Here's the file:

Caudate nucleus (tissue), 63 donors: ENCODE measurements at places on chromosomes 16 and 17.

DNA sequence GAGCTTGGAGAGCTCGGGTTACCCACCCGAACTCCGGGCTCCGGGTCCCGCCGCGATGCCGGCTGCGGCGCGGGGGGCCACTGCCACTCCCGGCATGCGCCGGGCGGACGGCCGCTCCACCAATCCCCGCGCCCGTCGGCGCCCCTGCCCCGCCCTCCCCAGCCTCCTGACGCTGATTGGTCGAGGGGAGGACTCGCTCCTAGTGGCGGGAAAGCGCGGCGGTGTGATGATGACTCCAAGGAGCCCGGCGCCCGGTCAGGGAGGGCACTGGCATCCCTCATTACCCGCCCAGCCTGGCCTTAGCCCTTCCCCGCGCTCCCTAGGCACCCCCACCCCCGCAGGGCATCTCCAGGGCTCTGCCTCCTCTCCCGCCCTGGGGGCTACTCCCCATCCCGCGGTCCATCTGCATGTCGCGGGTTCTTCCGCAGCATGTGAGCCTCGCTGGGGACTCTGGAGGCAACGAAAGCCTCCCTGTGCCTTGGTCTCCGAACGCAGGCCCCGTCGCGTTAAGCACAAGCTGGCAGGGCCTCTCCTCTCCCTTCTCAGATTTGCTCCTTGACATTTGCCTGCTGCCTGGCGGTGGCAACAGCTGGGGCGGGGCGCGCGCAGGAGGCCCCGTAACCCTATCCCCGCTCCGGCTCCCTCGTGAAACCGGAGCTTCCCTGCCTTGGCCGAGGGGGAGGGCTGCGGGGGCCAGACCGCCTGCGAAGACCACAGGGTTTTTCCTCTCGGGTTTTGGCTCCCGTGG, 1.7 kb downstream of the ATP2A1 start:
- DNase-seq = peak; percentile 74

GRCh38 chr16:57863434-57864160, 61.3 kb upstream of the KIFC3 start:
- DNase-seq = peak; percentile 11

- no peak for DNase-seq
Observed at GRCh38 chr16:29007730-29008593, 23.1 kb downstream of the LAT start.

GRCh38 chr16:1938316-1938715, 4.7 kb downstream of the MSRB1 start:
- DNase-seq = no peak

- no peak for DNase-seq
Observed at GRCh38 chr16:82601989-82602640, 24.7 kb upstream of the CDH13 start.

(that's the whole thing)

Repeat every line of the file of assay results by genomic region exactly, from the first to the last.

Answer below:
Caudate nucleus (tissue), 63 donors: ENCODE measurements at places on chromosomes 16 and 17.

DNA sequence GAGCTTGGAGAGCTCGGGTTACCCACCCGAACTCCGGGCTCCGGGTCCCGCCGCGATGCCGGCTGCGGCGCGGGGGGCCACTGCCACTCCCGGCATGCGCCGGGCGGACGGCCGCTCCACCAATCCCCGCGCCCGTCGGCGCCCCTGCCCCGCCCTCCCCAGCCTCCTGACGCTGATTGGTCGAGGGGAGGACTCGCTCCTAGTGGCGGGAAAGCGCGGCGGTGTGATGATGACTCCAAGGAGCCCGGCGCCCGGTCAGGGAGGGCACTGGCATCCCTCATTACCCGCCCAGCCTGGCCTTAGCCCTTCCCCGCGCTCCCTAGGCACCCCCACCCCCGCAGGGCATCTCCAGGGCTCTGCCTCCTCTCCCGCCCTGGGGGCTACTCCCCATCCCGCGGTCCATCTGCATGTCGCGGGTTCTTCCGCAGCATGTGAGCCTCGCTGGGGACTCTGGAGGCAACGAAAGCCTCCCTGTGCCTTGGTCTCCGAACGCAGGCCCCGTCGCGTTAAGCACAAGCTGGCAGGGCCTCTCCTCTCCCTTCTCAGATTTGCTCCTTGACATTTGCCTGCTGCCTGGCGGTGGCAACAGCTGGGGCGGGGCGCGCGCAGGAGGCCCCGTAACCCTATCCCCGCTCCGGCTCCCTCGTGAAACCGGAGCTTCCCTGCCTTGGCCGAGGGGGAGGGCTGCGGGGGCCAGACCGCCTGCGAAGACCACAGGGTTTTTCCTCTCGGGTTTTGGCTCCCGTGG, 1.7 kb downstream of the ATP2A1 start:
- DNase-seq = peak; percentile 74

GRCh38 chr16:57863434-57864160, 61.3 kb upstream of the KIFC3 start:
- DNase-seq = peak; percentile 11

- no peak for DNase-seq
Observed at GRCh38 chr16:29007730-29008593, 23.1 kb downstream of the LAT start.

GRCh38 chr16:1938316-1938715, 4.7 kb downstream of the MSRB1 start:
- DNase-seq = no peak

- no peak for DNase-seq
Observed at GRCh38 chr16:82601989-82602640, 24.7 kb upstream of the CDH13 start.